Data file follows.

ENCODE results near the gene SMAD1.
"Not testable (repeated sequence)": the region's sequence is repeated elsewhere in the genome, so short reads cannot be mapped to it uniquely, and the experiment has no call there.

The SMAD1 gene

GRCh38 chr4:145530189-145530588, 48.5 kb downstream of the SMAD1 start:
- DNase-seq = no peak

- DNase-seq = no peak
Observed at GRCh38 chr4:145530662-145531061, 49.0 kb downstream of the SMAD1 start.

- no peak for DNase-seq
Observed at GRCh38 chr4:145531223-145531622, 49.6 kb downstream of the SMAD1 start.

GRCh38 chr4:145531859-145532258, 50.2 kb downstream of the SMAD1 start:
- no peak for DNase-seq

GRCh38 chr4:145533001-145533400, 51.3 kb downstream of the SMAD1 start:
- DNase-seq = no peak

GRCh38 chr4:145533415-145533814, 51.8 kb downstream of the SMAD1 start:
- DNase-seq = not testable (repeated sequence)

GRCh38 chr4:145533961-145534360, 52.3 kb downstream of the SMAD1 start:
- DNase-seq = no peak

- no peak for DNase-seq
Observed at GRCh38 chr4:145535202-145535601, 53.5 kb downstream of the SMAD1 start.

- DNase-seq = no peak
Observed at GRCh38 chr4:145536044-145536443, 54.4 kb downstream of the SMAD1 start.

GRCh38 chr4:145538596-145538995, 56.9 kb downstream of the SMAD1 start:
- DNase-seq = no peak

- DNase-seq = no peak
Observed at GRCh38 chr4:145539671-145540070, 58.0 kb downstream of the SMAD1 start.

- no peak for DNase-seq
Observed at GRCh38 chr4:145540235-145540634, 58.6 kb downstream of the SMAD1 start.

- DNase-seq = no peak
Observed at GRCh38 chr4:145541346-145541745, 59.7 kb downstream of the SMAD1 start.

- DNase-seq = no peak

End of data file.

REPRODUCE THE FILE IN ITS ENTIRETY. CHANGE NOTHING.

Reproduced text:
ENCODE results near the gene SMAD1.
"Not testable (repeated sequence)": the region's sequence is repeated elsewhere in the genome, so short reads cannot be mapped to it uniquely, and the experiment has no call there.

The SMAD1 gene

GRCh38 chr4:145530189-145530588, 48.5 kb downstream of the SMAD1 start:
- DNase-seq = no peak

- DNase-seq = no peak
Observed at GRCh38 chr4:145530662-145531061, 49.0 kb downstream of the SMAD1 start.

- no peak for DNase-seq
Observed at GRCh38 chr4:145531223-145531622, 49.6 kb downstream of the SMAD1 start.

GRCh38 chr4:145531859-145532258, 50.2 kb downstream of the SMAD1 start:
- no peak for DNase-seq

GRCh38 chr4:145533001-145533400, 51.3 kb downstream of the SMAD1 start:
- DNase-seq = no peak

GRCh38 chr4:145533415-145533814, 51.8 kb downstream of the SMAD1 start:
- DNase-seq = not testable (repeated sequence)

GRCh38 chr4:145533961-145534360, 52.3 kb downstream of the SMAD1 start:
- DNase-seq = no peak

- no peak for DNase-seq
Observed at GRCh38 chr4:145535202-145535601, 53.5 kb downstream of the SMAD1 start.

- DNase-seq = no peak
Observed at GRCh38 chr4:145536044-145536443, 54.4 kb downstream of the SMAD1 start.

GRCh38 chr4:145538596-145538995, 56.9 kb downstream of the SMAD1 start:
- DNase-seq = no peak

- DNase-seq = no peak
Observed at GRCh38 chr4:145539671-145540070, 58.0 kb downstream of the SMAD1 start.

- no peak for DNase-seq
Observed at GRCh38 chr4:145540235-145540634, 58.6 kb downstream of the SMAD1 start.

- DNase-seq = no peak
Observed at GRCh38 chr4:145541346-145541745, 59.7 kb downstream of the SMAD1 start.

- DNase-seq = no peak